Interest rate is the No. 1 priority for most businesses or individuals seeking loans. The behind-the-scenes activity the servicing component is largely overlooked. If you don’t ask about loan servicing, you may pay for it down the road.
“Business representatives and individual borrowers alike should ask this one simple question: If I have questions regarding my loan, whom will I contact?” says Vincent L. Cassano, assistant vice president of business development at Brentwood Bank in Bethel Park, Pa. If you don’t find out “what’s next” after signing loan papers, there may be more at stake than you realize, Cassano says.
Smart Business spoke with Cassano about loan services and the specific indicators of quality servicing.
What goes on behind the scenes at a bank after a loan is approved and processed?
Servicing begins once the loan deal is closed and documents are signed. It includes things like: billing you and collecting payments of principal, interest and escrow; disbursing funds from the escrow account to pay taxes and insurance premiums; and (in some cases) forwarding funds to an investor if the loan is sold in the secondary market.
If you have a problem or question about your loan, you call the entity servicing your loan. If your loan has been sold, this will not be the same entity you worked with to close the loan, since they sold the servicing obligation to another entity. This can be common when dealing with some larger financial institutions. They seal the loan deal and push the loan papers through the approval process, then they sell it off to another company for servicing. The disadvantage for you is when you must call an 800 number and track down a contact person to answer your questions.
Conversely, a portfolio lender processes the loan transaction, services the loan and, generally, holds the loan until its maturity. Your file stays in-house, and as the lender gets to know you and your business, he or she can serve as a trusted adviser. In many ways, it can be like having a private banker.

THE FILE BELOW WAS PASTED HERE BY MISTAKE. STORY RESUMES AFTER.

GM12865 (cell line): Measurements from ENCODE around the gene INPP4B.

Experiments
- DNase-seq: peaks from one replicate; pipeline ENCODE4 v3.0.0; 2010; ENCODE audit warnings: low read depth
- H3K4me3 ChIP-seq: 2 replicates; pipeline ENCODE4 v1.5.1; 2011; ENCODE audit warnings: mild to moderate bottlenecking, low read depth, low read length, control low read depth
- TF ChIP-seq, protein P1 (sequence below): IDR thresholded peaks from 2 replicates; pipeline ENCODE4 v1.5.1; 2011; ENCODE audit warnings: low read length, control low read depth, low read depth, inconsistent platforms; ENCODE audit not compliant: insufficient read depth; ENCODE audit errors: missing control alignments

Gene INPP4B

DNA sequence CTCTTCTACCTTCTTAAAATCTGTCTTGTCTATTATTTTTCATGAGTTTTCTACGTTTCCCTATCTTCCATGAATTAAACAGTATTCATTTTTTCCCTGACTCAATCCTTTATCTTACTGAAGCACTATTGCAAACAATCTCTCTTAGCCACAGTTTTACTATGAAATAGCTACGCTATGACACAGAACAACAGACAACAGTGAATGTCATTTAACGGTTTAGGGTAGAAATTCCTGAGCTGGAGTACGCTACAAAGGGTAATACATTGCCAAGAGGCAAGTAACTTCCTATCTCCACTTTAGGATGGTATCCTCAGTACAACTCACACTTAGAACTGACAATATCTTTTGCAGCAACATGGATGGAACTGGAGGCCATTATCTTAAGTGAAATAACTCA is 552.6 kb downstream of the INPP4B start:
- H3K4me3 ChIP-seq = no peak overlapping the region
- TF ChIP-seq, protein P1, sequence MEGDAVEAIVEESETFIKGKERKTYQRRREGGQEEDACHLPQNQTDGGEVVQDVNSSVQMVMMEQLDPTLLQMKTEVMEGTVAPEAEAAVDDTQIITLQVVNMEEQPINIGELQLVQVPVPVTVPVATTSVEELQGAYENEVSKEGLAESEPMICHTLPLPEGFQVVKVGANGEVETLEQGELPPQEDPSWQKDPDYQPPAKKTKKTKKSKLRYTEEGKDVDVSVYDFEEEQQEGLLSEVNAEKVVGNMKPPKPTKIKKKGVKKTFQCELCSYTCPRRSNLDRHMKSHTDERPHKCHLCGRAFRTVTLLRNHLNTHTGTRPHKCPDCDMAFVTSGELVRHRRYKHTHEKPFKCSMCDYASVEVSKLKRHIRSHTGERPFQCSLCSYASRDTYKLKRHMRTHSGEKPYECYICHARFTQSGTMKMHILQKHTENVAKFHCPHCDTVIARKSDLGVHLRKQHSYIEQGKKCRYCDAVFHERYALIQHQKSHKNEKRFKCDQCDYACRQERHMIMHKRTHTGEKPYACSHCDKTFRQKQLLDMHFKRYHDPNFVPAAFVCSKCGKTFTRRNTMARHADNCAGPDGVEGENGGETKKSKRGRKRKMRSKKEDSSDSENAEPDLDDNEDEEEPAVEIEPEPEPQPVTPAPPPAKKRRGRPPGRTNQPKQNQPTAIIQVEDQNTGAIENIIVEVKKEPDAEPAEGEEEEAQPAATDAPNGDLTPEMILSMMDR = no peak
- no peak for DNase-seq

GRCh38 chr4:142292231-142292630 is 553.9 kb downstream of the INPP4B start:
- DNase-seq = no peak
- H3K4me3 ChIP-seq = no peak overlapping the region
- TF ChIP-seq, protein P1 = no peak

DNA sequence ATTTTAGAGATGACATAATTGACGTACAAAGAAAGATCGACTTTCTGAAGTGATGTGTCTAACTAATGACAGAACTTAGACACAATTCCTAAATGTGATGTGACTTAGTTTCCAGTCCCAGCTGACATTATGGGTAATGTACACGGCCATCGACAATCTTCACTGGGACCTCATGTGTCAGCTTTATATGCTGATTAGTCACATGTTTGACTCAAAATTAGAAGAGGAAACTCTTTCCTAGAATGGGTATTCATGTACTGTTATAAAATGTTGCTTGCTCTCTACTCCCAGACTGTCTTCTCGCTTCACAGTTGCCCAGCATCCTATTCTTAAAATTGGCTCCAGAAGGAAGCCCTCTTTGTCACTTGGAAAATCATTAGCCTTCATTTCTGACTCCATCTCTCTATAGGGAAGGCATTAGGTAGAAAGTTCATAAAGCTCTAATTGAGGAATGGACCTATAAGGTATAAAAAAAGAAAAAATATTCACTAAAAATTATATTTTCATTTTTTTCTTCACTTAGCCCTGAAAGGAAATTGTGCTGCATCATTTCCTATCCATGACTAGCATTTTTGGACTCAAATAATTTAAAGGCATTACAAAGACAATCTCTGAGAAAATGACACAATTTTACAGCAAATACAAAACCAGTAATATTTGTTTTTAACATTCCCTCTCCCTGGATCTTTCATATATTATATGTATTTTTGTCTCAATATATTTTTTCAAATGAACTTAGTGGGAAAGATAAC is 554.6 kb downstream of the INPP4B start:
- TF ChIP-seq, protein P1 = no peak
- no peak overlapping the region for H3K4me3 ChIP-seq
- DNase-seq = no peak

For you, this means you can associate a face with a name. When you have a problem or question, you go back to the source the same person who helped close the loan deal.
Other than service continuity, what’s the advantage of working with a portfolio lender?
Undoubtedly, the biggest benefit is flexibility. If you have unique circumstances that require special terms, or if you need to modify the terms down the road, the portfolio lender simply has more latitude to accommodate these (and other) situations. Once the loan has been sold off, there may be no recourse. The remaining and more costly option is to re-finance and start over.
Therefore, the real value a portfolio lender can provide (in keeping the loan in-house and providing the servicing) is in the flexibility he or she has in certain situations. This can be especially beneficial to a growing business in a dynamic and competitive marketplace. The more growth and growing pains you experience, the more ways servicing and flexibility can potentially benefit you as a loan customer.
What problems can arise for owners when a loan is sold to the secondary market?
First, when a loan is sold off, it means your business and/or personal information is circulated. Your file is sold and sent along to the new entity that will service the loan. Second, if you need an answer to a question, you contact the servicing company, which will have to locate and research your file. You don’t have any relationship with this company.
For example, say you’re building an office and you receive a letter saying that the loan for your construction financing has been sold to another company for servicing. This company will then manage payments for escrow and taxes. There could be interim tax bills, and if those slip through the cracks as the loan is transferred, you may get a call from the tax collection agency.
When a loan is sold, you must rely on the person on the other end of the line to clear up any problems or important issues, and he or she won’t know about your project or your business. The response time on servicing will probably not meet your expectations.
Can a business owner be sure that personal information is safe when a loan is sold to another company for servicing?
There should not be privacy issues but, in reality, the more confidential information is exposed or transferred into the hands of others, the greater the opportunity for something to happen. Identity theft is a significant concern. Borrowing from a bank that also services your loan is a way to minimize the exposure of confidential information, because the file is not being moved around.
Can a portfolio lender accommodate business owners with special needs, such as multimillion-dollar loans?
You may think that you need to go to a big bank for a large loan, but, as noted, some of these big banks sell their loans to other companies for servicing. Many portfolio lenders are capable of meeting the needs of clients that require large loans, and their associates are often involved in every facet of the loan process, from beginning to end. They originate the loan, help underwrite it, and then close and service the loan. Thus, they’ll be in a better position to help you down the road.
VINCENT L. CASSANO is assistant vice president, business development for Brentwood Bank in Bethel Park, Pa. Reach him at (412) 409-9000 or VCassano@BrentwoodBank.com.